Guess who was among them. There he was, this old man, in a Haji skull cap! This was the month of Ramadhan by the way. He sat there and respectfully observed the service (of course he didn't participate). The kampung folks where my farm is, consisted of Muslim and Christian Dusuns and some Muslim Bisayas. It is a close and tightly knit community but I must say, I didn't expect to see how tight they were this way. The Dusun muslims referred themselves as Dusuns here and not Malays and they speak the Dusun language. They didn't abandon their Dusun culture.

After the mass ended, I was busy chaperoning my mom so I fogot about the Haji and I didn't see him later also. After the mass, they brought the coffin to the kampung's Christian burial ground. Sacred ground for the Christians and to be specific again, Catholics. My mom wanted to participate against my advice. I told her it was bloody HOT, she shouldn't be there but I think she wanted to take revenge on me for the years that I had defied her, so go she did.

So there we were at the cemetary, I told my mom to just wait at the small shelter erected for people to escape from the torturous sun. Of course there were others there, old folks like my mom. Amongst them was an old Muslim man and a middle aged lady in Tudung! I didn't know who they were but they were chit chatting away happily with the Christian Dusuns. The old man seemed to be in his late 70s. As with the tradition of the Dusuns, they prepared food for the people who came to pay respect. Among the fares they had was PORK!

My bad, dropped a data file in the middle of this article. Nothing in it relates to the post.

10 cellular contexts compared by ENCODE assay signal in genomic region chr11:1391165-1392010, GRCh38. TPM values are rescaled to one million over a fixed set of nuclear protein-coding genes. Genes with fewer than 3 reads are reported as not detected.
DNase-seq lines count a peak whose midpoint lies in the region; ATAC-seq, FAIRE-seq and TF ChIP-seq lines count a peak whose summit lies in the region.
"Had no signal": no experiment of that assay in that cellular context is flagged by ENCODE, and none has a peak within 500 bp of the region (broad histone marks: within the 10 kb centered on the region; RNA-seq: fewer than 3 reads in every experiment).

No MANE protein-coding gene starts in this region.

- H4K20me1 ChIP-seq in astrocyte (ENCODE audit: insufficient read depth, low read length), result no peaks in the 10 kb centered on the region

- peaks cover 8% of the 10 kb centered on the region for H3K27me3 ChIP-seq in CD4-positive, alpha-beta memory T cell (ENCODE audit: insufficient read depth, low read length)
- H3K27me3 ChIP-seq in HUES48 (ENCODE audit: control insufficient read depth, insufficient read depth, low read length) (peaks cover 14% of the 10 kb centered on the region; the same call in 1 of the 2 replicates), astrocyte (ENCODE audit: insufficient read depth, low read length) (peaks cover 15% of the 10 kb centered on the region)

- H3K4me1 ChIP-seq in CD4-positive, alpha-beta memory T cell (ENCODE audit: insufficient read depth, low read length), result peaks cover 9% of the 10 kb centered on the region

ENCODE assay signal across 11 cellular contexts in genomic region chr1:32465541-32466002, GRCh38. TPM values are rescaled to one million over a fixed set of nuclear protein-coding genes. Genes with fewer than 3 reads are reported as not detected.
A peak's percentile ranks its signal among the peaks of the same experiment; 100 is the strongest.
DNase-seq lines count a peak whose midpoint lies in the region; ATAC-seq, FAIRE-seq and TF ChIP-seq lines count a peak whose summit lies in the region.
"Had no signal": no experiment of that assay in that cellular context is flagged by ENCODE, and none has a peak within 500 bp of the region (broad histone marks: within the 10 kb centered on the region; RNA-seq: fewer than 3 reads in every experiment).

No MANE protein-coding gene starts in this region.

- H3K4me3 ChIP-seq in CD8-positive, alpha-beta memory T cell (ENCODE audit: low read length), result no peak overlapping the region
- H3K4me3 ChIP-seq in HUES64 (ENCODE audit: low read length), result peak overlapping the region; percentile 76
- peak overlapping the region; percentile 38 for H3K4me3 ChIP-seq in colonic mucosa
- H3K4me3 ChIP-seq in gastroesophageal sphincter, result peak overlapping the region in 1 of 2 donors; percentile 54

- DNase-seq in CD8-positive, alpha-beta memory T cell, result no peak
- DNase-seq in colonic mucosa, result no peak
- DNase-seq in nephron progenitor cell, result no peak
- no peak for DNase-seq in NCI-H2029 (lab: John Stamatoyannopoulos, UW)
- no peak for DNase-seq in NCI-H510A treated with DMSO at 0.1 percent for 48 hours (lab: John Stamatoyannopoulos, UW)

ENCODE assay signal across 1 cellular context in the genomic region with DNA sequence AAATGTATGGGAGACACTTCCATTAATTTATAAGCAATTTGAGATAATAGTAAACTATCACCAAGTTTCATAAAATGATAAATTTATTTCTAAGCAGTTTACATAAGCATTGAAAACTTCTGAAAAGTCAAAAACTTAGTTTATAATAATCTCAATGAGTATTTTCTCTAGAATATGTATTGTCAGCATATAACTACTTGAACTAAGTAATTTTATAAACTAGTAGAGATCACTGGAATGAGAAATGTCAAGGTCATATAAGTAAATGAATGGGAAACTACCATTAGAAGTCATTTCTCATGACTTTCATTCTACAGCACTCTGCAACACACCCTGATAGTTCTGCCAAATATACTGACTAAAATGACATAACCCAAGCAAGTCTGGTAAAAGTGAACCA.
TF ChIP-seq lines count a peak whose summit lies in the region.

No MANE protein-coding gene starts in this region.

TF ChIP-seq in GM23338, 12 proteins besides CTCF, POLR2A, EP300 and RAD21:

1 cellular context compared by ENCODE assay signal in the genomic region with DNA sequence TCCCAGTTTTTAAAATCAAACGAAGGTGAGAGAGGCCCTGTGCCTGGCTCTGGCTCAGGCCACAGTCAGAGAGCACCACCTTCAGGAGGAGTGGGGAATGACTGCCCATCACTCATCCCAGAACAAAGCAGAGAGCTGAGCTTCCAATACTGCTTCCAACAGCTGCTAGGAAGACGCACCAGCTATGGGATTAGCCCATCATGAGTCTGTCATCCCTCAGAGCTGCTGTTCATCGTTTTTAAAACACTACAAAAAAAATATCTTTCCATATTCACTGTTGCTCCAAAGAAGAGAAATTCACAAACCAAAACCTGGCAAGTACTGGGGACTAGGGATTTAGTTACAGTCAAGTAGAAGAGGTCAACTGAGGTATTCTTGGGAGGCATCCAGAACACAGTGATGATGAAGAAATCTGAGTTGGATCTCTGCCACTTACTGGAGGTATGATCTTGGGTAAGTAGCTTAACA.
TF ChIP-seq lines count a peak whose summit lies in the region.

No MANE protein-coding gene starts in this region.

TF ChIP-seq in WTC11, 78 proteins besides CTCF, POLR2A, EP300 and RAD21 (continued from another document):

I thought to myself, "OMG! This is akward! During fasting month, no less!".

One of the ladies that was in charge of preparing the meals, went to the old man and apologized to him for having to serve meals to the other guests, to which the old man waved his hand, a gesture meant to dismiss her sense of guilt and said, "Makan sajah bah!" or if it were in english, it would have sounded like, "Hosh posh! Go ahead! What's the big deal!". 

I myself, have loads of muslim relatives on my mom's side. Cousins, uncles, aunties, nephews, nieces... Every year our clan would have a gathering where the descendants of my maternal great great grandfather gather to rekindle our kinship.

The following are some of the pictures taken in our annual gathering held at my farm in 2008. These photos only showed some of the relatives. We wore different colour of shirts to identify to which clan we belonged to. There were red, yellow, purple, green, blue... These photos showed mainly the yellow clan.

The woman in red blouse in the centre is my mom and behind her, the man next to the woman wearing the brown Tudung is her nephew Datuk Bishop Cornelius Piong, Bishop of Keningau Diocese, Sabah.